In The Blinding Light, Christmas is a big deal to both characters. Patrick, who is blind and orphaned, has not shared a Christmas Day with someone else in years. His Christmases have been extremely lonely. I’m not quite sure what Patrick was thinking on Christmas Day (as the book is from Jake’s POV) but I think he was so in love with Jake that he would’ve stood naked on the corner and whistled a dandy tune if that is what Jake wanted him to do. I also got the feeling that Patrick had to stop himself from buying many gifts for Jake. He managed to sneak in one large expensive present, claiming it was for his own benefit that Jake had an iPad, but he would’ve bought a whole bunch more if he didn’t know that Jake would flay him alive for it.
Jake, however, was in his element. Jake is the organiser. For him, getting decorations up, buying and wrapping presents, planning Christmas breakfast, lunch and dinner, making sure his family were all ready… Jake sparkles at Christmas time. In the story, Jake doesn’t have much money, but he manages to find presents that mean something to his loved ones. He is thoughtful and cares about them, and so wants Christmas to be special.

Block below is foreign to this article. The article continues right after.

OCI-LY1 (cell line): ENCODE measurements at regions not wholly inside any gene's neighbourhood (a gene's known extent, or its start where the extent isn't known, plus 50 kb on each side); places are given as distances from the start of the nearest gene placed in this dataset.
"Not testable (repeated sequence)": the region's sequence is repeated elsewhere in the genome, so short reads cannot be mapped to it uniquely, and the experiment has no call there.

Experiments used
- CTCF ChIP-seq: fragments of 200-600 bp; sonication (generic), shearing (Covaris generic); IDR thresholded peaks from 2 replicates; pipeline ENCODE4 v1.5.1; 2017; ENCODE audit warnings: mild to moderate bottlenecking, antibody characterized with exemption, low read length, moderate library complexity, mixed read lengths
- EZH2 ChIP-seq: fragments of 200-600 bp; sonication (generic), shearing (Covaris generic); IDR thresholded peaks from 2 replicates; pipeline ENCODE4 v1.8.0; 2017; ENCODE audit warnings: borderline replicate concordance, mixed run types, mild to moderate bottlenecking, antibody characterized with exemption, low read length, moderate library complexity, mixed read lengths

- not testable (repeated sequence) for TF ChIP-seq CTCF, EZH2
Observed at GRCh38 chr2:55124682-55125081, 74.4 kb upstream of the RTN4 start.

I think this is where people who are truly loving and compassionate are shown. They think about it and give a present that is meaningful to the other.
There are people I know who give large, expensive presents “to be the best.” They are the Big Present Givers. Grandparents who want to outdo the other set of grandparents in the gift-giving stakes. Or parents who want their children to be able to brag to the other children. A sub-category of the Big Present Giver is the Guilty Present Giver. They don’t give large expensive presents for show, but more to alleviate their own guilt about something.
On the heels of the Big Present Givers and the Guilty Present Givers is the Selfish Present Givers. They are the ones who find presents they love, and gift them, no matter who the recipient is. You know the type: “Oh, I know you’re allergic to peanuts, but I just love the latest gadget to make peanut butter. I have it at home and it’s so good, I just knew you would love it too if you try it.”